A CURIOUS BIRD.
' ▼ ■ 1 There is now in the London “ Zoo ” a very remarkable bird, the Nestor | notabilis, or Mountain Kea, of New J Zealand. It is a parrot of strong frame and powerful bill and claws, which were 1 used like those of all parrots, for obtaining a vegetable diet, until the colonists 5 introduced sheep and pigs. As soon as this was done the Kea seems' to have *. abandoned vegetable food, and i taken entirely to flesh-eating. Heg atJ . tacks sick or dying or disabled sh£fep, and with his powerful cutting beak - opens a passage through.the back,, and 3 eats the intestines. Even healthy ani- ’ mals are sometimes, assailed - by' the j Nestor notabilis, and there .are sheep- . runs in New Zealand where considerf able losses have been incurred through these strangely degenerated birds. The 5 specimen in the Zoological Gardens gave as much trouble to capture as an r eagle, tearing the clothes of the shepherd, who knocked it down while 1 pouncing on a iamb, and lacerated his . hands. 'The Kea scorns cooked meat, biscuits," fruit, or seeds, and likes raw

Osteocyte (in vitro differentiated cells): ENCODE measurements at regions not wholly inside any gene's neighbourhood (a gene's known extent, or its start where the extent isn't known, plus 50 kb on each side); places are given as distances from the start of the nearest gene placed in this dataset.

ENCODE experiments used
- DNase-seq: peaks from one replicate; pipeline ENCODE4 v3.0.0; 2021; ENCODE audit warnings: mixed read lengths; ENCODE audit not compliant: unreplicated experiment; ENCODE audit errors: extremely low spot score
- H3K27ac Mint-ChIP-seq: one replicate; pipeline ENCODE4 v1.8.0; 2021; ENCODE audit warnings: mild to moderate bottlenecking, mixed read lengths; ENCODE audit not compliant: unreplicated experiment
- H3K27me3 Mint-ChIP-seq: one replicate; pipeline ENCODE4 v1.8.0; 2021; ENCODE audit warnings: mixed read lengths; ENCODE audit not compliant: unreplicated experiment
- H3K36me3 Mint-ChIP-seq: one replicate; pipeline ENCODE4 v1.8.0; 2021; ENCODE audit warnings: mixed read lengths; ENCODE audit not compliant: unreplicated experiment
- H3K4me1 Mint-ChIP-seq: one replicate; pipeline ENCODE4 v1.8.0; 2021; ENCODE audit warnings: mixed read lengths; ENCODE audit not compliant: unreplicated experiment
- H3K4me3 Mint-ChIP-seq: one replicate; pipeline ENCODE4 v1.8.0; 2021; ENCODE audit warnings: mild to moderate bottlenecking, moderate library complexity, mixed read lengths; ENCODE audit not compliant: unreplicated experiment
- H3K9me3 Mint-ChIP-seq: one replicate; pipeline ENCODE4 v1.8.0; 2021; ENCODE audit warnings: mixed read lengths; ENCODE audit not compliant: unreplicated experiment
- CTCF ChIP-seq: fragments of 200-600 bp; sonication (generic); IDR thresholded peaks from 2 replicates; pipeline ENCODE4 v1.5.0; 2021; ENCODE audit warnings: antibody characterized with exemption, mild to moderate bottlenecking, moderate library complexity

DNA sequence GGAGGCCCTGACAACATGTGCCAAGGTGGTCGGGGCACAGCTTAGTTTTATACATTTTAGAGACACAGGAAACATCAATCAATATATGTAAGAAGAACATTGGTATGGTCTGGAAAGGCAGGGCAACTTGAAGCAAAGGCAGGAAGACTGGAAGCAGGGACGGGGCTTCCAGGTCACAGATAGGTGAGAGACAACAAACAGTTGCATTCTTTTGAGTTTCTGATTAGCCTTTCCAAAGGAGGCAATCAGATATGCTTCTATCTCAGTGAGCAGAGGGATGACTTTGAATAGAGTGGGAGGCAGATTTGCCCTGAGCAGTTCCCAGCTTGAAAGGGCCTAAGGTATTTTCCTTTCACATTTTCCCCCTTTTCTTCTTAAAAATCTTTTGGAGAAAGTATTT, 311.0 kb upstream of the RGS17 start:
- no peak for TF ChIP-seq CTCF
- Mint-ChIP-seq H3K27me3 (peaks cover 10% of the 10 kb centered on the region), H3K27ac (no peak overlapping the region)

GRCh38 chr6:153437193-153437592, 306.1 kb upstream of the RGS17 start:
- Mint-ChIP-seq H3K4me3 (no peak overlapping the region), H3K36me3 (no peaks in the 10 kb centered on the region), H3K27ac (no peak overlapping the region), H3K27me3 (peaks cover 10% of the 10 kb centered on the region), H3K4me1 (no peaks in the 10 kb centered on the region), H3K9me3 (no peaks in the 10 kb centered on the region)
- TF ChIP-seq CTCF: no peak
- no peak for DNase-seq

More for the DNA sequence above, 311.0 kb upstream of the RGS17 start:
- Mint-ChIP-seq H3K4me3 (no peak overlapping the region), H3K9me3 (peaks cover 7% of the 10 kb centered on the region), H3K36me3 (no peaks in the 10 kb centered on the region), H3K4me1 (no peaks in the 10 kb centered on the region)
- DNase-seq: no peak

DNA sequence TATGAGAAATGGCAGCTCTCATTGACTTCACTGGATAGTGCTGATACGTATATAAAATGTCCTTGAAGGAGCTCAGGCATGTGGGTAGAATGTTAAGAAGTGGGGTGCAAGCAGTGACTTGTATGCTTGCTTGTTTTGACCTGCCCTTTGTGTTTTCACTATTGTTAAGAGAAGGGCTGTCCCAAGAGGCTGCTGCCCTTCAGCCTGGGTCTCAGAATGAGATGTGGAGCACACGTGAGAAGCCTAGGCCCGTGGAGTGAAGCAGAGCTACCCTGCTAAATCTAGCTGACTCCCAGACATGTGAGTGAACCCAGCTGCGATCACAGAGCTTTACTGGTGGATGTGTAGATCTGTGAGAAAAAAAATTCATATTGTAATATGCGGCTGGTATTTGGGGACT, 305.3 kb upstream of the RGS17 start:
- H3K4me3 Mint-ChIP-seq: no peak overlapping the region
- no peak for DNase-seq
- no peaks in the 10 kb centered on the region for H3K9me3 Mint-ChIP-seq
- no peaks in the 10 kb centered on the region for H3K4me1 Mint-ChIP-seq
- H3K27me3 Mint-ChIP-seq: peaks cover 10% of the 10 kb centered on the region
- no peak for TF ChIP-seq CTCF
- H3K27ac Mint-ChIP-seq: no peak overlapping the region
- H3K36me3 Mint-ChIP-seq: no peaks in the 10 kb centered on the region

mutton better than any food. He will tear the skin and flesh from a sheep’s head after the furious fashion of a vulture, leaving nothing but the bare skull. JJe at one time holds the morsels in his lifted claw, after the style of parrots, and at another grips them under his feet while rending with his beak like a hawk. This is a very curious example of change of habit, for there is every reason to believe that before sheep and pigs were introduced into New Zealand the Kea was as firugiverous in its means as most, if not all, other parrots. He will now eat
pork and beef as well as mutton, and bas become, in fact, utterly and hopelessly carnivorous. It is to be feared, after this example, that temptation is often fatal to birds and beasts as well as man. Had it not been for Captain Cook and the English sheep flocks, the Nestor notabilis would have lived and died innocent of crime ; but now its bloodstained carcase is suspended outside many a sheepfold near Otago. _
Permanent link to this item
A CURIOUS BIRD., Ashburton Guardian, Volume III, Issue 509, 15 December 1881
A CURIOUS BIRD. Ashburton Guardian, Volume III, Issue 509, 15 December 1881
Using This Item
See our copyright guide for information on how you may use this title.